Hold everything, people; phone the neighbors; wake the kids: this is going to be something to see.
David Calvin* Letterman, comedian, television personality, heart surgery-survivor, father of one, and the longest-tenured late night host in American broadcast history, has announced the date of his final farewell from our screens.
Letterman will wave one last goodbye from the Ed Sullivan Theater on May 20th, 2015. (Devotees will recall that that is nearly the exact same date as Johnny Carson’s final episode–May 22, 1992.)
The man has been on late night television in some form or another since the first broadcast of Late Night With David Letterman on February 1, 1982. Which means that this February 1st will mark his 33rd year on the airwaves. Even Carson only made it to 29 1/2.
One potential snag for CBS has been the timing of the departure. Letterman’s replacement, Mr. Stephen F. Colbert, is set to depart his own Colbert Report next week.
But the network has already announced that he won’t take over The Late Show until sometime in September, which means we’re going to be stuck with some kind of ill-conceived mutation, some kind of sin against God and man for a late show all summer long. Memories of Campaign 2000 shriek at the thought.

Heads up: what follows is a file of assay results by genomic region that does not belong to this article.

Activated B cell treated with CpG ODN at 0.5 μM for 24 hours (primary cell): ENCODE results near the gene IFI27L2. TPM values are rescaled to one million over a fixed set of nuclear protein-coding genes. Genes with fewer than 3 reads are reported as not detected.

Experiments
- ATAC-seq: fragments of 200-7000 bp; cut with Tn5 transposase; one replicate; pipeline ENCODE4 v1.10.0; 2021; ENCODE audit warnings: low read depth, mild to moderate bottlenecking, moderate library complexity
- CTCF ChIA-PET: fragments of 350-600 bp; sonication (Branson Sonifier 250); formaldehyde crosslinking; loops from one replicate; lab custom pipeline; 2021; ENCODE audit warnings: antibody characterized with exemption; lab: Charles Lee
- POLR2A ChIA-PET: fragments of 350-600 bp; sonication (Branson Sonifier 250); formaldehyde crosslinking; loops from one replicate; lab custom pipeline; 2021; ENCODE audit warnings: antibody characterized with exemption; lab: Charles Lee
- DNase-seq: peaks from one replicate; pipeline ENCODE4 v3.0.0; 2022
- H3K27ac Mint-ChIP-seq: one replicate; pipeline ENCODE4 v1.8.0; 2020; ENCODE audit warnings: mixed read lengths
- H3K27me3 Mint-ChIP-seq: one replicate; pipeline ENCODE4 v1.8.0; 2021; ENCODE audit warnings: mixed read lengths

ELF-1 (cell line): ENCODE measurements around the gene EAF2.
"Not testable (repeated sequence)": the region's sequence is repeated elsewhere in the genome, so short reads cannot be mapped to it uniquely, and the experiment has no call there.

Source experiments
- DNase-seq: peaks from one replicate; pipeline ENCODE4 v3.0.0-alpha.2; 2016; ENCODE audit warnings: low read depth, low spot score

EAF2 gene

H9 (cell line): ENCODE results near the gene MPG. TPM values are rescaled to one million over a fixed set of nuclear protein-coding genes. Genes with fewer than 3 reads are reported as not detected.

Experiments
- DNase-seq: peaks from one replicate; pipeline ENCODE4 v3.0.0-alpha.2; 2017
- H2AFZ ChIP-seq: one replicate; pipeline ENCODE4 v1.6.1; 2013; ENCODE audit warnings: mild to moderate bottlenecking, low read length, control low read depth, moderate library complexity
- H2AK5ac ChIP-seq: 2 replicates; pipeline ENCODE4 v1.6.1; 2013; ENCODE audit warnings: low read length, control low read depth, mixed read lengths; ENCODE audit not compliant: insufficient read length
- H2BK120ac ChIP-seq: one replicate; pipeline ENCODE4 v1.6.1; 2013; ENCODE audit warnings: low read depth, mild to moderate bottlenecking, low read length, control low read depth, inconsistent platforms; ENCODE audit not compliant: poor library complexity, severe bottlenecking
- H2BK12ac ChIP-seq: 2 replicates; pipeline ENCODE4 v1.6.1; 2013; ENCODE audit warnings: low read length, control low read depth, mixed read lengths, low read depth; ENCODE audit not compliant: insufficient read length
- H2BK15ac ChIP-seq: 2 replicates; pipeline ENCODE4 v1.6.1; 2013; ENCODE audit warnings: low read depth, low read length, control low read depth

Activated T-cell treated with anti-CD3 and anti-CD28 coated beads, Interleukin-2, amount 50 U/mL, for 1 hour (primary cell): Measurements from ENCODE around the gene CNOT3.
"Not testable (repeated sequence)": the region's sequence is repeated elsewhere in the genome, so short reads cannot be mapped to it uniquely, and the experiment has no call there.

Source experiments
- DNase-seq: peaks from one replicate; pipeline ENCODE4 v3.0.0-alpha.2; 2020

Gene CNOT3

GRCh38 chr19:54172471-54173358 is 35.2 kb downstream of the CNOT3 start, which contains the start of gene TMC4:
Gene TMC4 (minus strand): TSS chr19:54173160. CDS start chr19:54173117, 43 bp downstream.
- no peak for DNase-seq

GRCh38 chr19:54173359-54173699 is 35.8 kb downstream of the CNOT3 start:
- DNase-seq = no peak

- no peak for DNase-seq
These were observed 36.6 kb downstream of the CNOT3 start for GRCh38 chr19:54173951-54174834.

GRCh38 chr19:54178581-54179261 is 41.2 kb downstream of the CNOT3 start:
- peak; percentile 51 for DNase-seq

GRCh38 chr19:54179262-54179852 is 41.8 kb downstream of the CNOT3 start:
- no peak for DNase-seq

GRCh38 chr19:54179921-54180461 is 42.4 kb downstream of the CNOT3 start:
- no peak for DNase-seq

Regardless of what the network does for filler, one thing has already been confirmed: Colbert will move into the old studio at the Ed Sullivan Theater, though Letterman’s set will be struck and a new one built in its place.
A couple of quick Letterman fun facts for you:
-If you combine the 4,124 episodes of The Late Show and the 1,819 episodes of Late Night, Letterman has hosted 5,943 episodes of late-night television–some of them pretty good.
-The first guest on the first show of both Late Night and The Late Show was Bill Murray, who Vegas says is even money to be the final guest on May 20.
-It’s been nearly 21 years since Madonna dropped more f-bombs than an f-bomb dropping war plane.
*Not Letterman’s middle name